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Is Tax Shifting Asymmetric? Evidence from French VAT reforms, 1995-2000


  • Clément Carbonnier

    (PJSE - Paris-Jourdan Sciences Economiques - ENS Paris - École normale supérieure - Paris - EHESS - École des hautes études en sciences sociales - ENPC - École des Ponts ParisTech - CNRS - Centre National de la Recherche Scientifique)


This paper presents evidence from three French VAT reforms showing that tax shifting on prices operates differently upwards and downwards. This may appear as a paradox when reading usual studies on price shifting. This paper puts forward two different asymmetric effects. The first one is linked to asymmetries in firms' supply curves, which imply that price decreases are smaller than price increases. It occurs because firms decrease their production more easily than they increase it. The second asymmetric effect is linked to asymmetries in customers' demand curves, which react with higher intensity to big price changes than to tenuous ones. Therefore, in markets with monopolistic firms or with collusion - markets that better consider the variations of the demand because of the price making power of firms - price increases are relatively weak in order to prevent the fall of the demand, and price decreases are relatively strong in order to take profit of the takeoff of the demand. This paper shows that this second effect can counteract the first effect in markets with high fixed costs.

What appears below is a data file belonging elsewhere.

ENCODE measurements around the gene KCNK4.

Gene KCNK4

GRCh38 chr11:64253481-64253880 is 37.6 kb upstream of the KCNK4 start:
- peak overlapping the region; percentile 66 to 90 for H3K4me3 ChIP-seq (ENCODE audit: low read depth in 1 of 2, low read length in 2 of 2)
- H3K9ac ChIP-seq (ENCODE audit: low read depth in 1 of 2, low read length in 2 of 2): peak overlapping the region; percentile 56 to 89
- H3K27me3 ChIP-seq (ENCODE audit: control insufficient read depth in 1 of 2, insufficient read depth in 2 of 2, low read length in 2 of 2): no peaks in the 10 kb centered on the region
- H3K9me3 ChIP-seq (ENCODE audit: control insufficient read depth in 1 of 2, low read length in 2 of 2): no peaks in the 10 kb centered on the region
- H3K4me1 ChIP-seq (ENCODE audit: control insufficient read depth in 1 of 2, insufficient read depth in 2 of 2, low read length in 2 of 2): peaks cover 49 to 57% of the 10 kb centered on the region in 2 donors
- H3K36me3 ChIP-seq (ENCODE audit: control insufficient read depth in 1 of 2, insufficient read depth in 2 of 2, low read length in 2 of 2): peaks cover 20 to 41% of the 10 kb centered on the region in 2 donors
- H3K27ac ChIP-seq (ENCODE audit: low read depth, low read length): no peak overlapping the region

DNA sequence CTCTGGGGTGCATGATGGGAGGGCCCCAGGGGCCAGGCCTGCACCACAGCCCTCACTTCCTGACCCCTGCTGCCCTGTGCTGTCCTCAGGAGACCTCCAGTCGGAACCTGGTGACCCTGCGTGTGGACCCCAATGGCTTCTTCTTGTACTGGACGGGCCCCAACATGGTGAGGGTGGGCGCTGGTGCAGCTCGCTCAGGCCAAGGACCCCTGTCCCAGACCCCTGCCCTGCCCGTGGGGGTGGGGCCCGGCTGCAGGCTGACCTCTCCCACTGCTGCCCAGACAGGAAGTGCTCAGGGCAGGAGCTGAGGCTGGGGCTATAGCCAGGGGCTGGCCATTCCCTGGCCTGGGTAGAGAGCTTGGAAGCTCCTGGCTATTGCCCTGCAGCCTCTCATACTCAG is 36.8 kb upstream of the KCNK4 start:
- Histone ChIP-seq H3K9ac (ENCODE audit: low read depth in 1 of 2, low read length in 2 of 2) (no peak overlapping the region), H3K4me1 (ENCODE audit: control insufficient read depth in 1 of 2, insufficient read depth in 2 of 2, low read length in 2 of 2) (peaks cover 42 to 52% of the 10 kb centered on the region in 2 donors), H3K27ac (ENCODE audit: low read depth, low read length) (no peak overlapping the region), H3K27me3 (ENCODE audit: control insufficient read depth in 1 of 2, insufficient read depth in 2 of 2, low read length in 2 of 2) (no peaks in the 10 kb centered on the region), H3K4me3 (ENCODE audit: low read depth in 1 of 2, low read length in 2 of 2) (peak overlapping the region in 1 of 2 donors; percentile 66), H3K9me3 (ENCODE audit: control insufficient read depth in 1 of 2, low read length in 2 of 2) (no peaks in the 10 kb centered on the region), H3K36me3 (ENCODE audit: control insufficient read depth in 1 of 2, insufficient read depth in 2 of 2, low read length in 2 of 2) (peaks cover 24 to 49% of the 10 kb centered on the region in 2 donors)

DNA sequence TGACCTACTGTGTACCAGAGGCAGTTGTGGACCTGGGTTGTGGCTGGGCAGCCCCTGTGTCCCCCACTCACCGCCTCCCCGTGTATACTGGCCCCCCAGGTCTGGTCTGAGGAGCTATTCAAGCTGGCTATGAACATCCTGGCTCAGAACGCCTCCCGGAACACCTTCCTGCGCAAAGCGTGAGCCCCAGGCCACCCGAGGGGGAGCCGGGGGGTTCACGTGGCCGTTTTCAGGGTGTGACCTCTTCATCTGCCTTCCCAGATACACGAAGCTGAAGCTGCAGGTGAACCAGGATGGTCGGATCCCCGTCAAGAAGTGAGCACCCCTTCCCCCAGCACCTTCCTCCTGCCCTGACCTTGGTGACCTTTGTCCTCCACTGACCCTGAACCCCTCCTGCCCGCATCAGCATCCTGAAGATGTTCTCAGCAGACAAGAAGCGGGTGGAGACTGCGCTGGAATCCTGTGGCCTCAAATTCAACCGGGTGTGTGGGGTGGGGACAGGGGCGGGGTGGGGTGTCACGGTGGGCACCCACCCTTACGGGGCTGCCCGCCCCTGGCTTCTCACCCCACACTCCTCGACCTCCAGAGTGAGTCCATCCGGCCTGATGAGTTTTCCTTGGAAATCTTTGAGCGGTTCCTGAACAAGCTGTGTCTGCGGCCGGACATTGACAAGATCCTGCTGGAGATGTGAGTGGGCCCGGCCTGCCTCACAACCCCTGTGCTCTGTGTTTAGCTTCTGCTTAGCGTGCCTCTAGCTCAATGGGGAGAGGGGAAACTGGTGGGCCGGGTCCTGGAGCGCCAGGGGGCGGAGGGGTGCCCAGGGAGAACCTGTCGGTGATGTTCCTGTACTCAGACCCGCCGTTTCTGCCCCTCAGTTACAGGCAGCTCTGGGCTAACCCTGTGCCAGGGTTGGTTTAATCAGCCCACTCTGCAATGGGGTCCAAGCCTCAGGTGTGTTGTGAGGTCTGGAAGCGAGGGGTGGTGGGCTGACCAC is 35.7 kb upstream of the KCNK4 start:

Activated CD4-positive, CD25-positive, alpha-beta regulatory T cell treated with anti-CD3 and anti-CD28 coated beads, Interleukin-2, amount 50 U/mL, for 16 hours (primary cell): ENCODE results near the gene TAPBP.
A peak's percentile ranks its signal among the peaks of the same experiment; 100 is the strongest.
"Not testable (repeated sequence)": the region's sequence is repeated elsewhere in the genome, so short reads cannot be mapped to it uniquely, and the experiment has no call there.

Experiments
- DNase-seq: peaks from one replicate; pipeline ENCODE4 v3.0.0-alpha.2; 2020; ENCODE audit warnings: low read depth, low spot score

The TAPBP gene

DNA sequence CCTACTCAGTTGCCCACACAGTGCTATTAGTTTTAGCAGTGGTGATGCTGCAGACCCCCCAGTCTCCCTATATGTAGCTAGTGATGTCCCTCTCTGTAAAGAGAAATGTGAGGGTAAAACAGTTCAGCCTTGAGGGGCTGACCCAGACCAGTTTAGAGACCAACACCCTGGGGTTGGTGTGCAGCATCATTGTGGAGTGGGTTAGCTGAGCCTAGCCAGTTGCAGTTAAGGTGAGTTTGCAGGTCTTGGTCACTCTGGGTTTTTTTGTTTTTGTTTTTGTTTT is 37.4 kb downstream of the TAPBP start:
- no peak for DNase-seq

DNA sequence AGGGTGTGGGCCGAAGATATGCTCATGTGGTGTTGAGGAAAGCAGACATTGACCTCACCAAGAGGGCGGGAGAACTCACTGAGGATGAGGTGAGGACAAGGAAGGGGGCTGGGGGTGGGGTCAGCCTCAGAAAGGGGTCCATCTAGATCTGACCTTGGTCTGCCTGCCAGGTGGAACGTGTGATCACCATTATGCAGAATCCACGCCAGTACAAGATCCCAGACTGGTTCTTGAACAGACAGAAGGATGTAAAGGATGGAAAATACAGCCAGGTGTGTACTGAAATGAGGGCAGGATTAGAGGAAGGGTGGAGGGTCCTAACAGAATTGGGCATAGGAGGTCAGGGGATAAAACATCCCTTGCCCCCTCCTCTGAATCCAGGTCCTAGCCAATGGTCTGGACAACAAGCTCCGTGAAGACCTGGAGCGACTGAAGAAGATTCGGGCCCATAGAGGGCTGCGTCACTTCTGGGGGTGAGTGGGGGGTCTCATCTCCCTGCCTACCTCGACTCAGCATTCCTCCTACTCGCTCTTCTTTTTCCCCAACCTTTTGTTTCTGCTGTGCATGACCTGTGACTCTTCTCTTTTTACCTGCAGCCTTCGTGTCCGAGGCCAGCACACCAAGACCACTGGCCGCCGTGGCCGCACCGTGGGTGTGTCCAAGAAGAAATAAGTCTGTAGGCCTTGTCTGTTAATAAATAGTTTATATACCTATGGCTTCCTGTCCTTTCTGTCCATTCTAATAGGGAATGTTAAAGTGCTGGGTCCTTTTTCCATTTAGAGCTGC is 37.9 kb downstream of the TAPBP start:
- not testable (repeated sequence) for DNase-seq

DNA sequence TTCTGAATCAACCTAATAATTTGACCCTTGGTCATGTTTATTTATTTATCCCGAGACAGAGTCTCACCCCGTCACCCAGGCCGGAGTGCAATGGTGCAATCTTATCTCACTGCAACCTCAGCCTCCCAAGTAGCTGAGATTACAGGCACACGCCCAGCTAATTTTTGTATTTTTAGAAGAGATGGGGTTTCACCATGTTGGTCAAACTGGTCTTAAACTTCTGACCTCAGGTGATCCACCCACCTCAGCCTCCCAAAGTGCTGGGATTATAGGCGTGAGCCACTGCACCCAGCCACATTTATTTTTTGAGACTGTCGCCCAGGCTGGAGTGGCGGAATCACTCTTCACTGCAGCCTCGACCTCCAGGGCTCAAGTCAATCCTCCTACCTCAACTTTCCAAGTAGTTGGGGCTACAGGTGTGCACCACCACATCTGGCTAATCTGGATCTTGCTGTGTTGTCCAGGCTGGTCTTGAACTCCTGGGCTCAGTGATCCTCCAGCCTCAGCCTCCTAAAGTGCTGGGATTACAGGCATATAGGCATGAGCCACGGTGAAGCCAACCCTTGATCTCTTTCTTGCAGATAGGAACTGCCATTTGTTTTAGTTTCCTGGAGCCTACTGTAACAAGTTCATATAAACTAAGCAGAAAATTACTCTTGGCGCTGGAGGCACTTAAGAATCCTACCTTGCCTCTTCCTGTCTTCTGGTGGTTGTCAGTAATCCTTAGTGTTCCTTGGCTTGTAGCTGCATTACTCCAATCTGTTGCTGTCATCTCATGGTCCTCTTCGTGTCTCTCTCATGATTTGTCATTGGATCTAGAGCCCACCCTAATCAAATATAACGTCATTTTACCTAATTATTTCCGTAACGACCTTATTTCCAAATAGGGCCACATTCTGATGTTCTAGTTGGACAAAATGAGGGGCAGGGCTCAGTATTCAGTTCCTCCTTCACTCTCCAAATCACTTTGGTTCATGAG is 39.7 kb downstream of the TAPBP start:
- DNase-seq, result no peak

Suggested Citation

  • Clément Carbonnier, 2005. "Is Tax Shifting Asymmetric? Evidence from French VAT reforms, 1995-2000," PSE Working Papers halshs-00590719, HAL.
  • Handle: RePEc:hal:psewpa:halshs-00590719
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    Citations are extracted by the CitEc Project, subscribe to its RSS feed for this item.

    Cited by:

    1. Borowiecki, Karol J. & Navarrete, Trilce, 2015. "Fiscal and Economic Aspects of Book Consumption in the European Union," Discussion Papers of Business and Economics 7/2015, University of Southern Denmark, Department of Business and Economics.
    2. Clément Carbonnier, 2006. "Who pays commodity taxes? Evidence from French reforms, 1987-1999," PSE Working Papers halshs-00590515, HAL.
    3. Martin Mellens & Hendrik Vrijburg (EUR) & Jonneke Dijkstra (EUR), 2014. "Robust estimation of the VAT pass-through in the Netherlands," CPB Discussion Paper 297, CPB Netherlands Bureau for Economic Policy Analysis.
    4. repec:ijm:journl:v10:y:2017:i:1:p:39-72 is not listed on IDEAS
    5. Jouko Kinnunen & Timo Rauhanen & Juha Honkatukia, 2011. "Effects of past and new VAT reforms in Finland," EcoMod2011 3412, EcoMod.
    6. Youssef Benzarti & Dorian Carloni & Jarkko Harju & Tuomas Kosonen, 2017. "What Goes Up May Not Come Down: Asymmetric Incidence of Value-Added Taxes," NBER Working Papers 23849, National Bureau of Economic Research, Inc.


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